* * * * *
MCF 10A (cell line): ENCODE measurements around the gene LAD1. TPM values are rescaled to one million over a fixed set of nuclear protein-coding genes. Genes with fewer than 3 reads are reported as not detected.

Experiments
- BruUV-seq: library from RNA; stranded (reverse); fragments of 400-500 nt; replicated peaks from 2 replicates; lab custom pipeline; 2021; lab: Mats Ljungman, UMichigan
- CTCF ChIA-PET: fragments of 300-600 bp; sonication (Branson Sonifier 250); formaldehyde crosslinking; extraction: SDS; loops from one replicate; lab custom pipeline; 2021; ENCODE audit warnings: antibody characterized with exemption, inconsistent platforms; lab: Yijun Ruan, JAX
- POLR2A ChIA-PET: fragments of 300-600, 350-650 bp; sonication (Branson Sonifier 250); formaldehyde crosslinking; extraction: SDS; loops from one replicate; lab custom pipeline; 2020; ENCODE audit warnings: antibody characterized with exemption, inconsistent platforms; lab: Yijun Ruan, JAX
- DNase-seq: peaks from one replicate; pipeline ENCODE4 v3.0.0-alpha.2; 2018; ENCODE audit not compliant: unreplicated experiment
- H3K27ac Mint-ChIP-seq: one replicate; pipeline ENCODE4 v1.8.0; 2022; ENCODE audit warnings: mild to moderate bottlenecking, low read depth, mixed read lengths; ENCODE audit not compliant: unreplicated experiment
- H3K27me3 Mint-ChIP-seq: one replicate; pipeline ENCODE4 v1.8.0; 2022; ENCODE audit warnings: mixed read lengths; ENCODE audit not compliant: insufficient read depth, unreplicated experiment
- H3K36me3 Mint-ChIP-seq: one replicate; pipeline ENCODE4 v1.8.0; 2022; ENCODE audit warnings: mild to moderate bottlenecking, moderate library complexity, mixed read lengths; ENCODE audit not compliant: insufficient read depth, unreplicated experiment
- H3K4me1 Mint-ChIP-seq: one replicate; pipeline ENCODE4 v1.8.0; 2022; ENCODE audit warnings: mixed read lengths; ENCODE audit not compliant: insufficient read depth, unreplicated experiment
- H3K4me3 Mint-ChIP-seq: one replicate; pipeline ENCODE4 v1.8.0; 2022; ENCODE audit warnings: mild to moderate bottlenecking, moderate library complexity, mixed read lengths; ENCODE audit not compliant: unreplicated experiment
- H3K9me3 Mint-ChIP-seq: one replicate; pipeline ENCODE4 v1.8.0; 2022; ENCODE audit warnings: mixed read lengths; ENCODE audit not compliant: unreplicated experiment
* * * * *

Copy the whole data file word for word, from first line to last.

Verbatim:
MCF 10A (cell line): ENCODE measurements around the gene LAD1. TPM values are rescaled to one million over a fixed set of nuclear protein-coding genes. Genes with fewer than 3 reads are reported as not detected.

Experiments
- BruUV-seq: library from RNA; stranded (reverse); fragments of 400-500 nt; replicated peaks from 2 replicates; lab custom pipeline; 2021; lab: Mats Ljungman, UMichigan
- CTCF ChIA-PET: fragments of 300-600 bp; sonication (Branson Sonifier 250); formaldehyde crosslinking; extraction: SDS; loops from one replicate; lab custom pipeline; 2021; ENCODE audit warnings: antibody characterized with exemption, inconsistent platforms; lab: Yijun Ruan, JAX
- POLR2A ChIA-PET: fragments of 300-600, 350-650 bp; sonication (Branson Sonifier 250); formaldehyde crosslinking; extraction: SDS; loops from one replicate; lab custom pipeline; 2020; ENCODE audit warnings: antibody characterized with exemption, inconsistent platforms; lab: Yijun Ruan, JAX
- DNase-seq: peaks from one replicate; pipeline ENCODE4 v3.0.0-alpha.2; 2018; ENCODE audit not compliant: unreplicated experiment
- H3K27ac Mint-ChIP-seq: one replicate; pipeline ENCODE4 v1.8.0; 2022; ENCODE audit warnings: mild to moderate bottlenecking, low read depth, mixed read lengths; ENCODE audit not compliant: unreplicated experiment
- H3K27me3 Mint-ChIP-seq: one replicate; pipeline ENCODE4 v1.8.0; 2022; ENCODE audit warnings: mixed read lengths; ENCODE audit not compliant: insufficient read depth, unreplicated experiment
- H3K36me3 Mint-ChIP-seq: one replicate; pipeline ENCODE4 v1.8.0; 2022; ENCODE audit warnings: mild to moderate bottlenecking, moderate library complexity, mixed read lengths; ENCODE audit not compliant: insufficient read depth, unreplicated experiment
- H3K4me1 Mint-ChIP-seq: one replicate; pipeline ENCODE4 v1.8.0; 2022; ENCODE audit warnings: mixed read lengths; ENCODE audit not compliant: insufficient read depth, unreplicated experiment
- H3K4me3 Mint-ChIP-seq: one replicate; pipeline ENCODE4 v1.8.0; 2022; ENCODE audit warnings: mild to moderate bottlenecking, moderate library complexity, mixed read lengths; ENCODE audit not compliant: unreplicated experiment
- H3K9me3 Mint-ChIP-seq: one replicate; pipeline ENCODE4 v1.8.0; 2022; ENCODE audit warnings: mixed read lengths; ENCODE audit not compliant: unreplicated experiment